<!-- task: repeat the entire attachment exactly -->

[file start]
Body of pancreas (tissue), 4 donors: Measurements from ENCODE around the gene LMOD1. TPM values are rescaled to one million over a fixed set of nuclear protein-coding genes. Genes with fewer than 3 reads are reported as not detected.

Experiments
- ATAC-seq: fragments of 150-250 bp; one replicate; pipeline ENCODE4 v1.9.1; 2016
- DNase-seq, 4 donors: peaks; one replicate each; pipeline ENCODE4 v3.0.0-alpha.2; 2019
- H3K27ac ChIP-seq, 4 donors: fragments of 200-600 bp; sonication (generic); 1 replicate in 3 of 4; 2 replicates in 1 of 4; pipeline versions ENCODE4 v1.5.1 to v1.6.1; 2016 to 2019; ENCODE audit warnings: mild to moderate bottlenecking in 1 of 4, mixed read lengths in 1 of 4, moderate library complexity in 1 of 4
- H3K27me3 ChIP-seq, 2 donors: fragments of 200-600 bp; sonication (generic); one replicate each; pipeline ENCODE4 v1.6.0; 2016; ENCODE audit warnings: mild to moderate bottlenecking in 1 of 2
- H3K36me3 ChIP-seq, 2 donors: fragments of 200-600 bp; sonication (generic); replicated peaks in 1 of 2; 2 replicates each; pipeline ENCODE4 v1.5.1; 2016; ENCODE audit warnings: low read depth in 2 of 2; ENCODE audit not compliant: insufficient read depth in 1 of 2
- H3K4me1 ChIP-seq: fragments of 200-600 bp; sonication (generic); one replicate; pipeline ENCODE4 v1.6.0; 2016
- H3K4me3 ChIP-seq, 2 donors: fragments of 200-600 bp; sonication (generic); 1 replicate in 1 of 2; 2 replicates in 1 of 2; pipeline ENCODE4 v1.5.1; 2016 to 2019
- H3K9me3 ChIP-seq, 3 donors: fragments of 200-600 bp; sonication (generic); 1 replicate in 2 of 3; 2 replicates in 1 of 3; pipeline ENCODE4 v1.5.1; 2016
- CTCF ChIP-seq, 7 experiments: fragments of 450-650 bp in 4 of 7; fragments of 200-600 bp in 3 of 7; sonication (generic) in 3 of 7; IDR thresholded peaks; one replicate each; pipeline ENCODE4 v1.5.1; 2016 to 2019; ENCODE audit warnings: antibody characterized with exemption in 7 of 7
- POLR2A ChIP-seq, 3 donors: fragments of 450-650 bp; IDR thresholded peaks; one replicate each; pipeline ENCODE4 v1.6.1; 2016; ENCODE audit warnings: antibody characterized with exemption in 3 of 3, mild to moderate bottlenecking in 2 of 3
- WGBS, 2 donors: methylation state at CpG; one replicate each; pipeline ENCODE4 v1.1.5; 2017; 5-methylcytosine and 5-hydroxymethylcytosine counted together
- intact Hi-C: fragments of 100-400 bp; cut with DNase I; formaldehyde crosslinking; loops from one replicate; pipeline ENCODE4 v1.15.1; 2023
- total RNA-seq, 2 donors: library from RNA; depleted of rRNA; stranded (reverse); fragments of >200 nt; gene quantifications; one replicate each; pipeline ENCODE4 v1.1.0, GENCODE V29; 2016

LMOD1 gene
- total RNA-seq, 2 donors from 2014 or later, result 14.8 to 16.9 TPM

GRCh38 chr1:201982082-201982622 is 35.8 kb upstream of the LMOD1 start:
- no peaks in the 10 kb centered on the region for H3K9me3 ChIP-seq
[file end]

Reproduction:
Body of pancreas (tissue), 4 donors: Measurements from ENCODE around the gene LMOD1. TPM values are rescaled to one million over a fixed set of nuclear protein-coding genes. Genes with fewer than 3 reads are reported as not detected.

Experiments
- ATAC-seq: fragments of 150-250 bp; one replicate; pipeline ENCODE4 v1.9.1; 2016
- DNase-seq, 4 donors: peaks; one replicate each; pipeline ENCODE4 v3.0.0-alpha.2; 2019
- H3K27ac ChIP-seq, 4 donors: fragments of 200-600 bp; sonication (generic); 1 replicate in 3 of 4; 2 replicates in 1 of 4; pipeline versions ENCODE4 v1.5.1 to v1.6.1; 2016 to 2019; ENCODE audit warnings: mild to moderate bottlenecking in 1 of 4, mixed read lengths in 1 of 4, moderate library complexity in 1 of 4
- H3K27me3 ChIP-seq, 2 donors: fragments of 200-600 bp; sonication (generic); one replicate each; pipeline ENCODE4 v1.6.0; 2016; ENCODE audit warnings: mild to moderate bottlenecking in 1 of 2
- H3K36me3 ChIP-seq, 2 donors: fragments of 200-600 bp; sonication (generic); replicated peaks in 1 of 2; 2 replicates each; pipeline ENCODE4 v1.5.1; 2016; ENCODE audit warnings: low read depth in 2 of 2; ENCODE audit not compliant: insufficient read depth in 1 of 2
- H3K4me1 ChIP-seq: fragments of 200-600 bp; sonication (generic); one replicate; pipeline ENCODE4 v1.6.0; 2016
- H3K4me3 ChIP-seq, 2 donors: fragments of 200-600 bp; sonication (generic); 1 replicate in 1 of 2; 2 replicates in 1 of 2; pipeline ENCODE4 v1.5.1; 2016 to 2019
- H3K9me3 ChIP-seq, 3 donors: fragments of 200-600 bp; sonication (generic); 1 replicate in 2 of 3; 2 replicates in 1 of 3; pipeline ENCODE4 v1.5.1; 2016
- CTCF ChIP-seq, 7 experiments: fragments of 450-650 bp in 4 of 7; fragments of 200-600 bp in 3 of 7; sonication (generic) in 3 of 7; IDR thresholded peaks; one replicate each; pipeline ENCODE4 v1.5.1; 2016 to 2019; ENCODE audit warnings: antibody characterized with exemption in 7 of 7
- POLR2A ChIP-seq, 3 donors: fragments of 450-650 bp; IDR thresholded peaks; one replicate each; pipeline ENCODE4 v1.6.1; 2016; ENCODE audit warnings: antibody characterized with exemption in 3 of 3, mild to moderate bottlenecking in 2 of 3
- WGBS, 2 donors: methylation state at CpG; one replicate each; pipeline ENCODE4 v1.1.5; 2017; 5-methylcytosine and 5-hydroxymethylcytosine counted together
- intact Hi-C: fragments of 100-400 bp; cut with DNase I; formaldehyde crosslinking; loops from one replicate; pipeline ENCODE4 v1.15.1; 2023
- total RNA-seq, 2 donors: library from RNA; depleted of rRNA; stranded (reverse); fragments of >200 nt; gene quantifications; one replicate each; pipeline ENCODE4 v1.1.0, GENCODE V29; 2016

LMOD1 gene
- total RNA-seq, 2 donors from 2014 or later, result 14.8 to 16.9 TPM

GRCh38 chr1:201982082-201982622 is 35.8 kb upstream of the LMOD1 start:
- no peaks in the 10 kb centered on the region for H3K9me3 ChIP-seq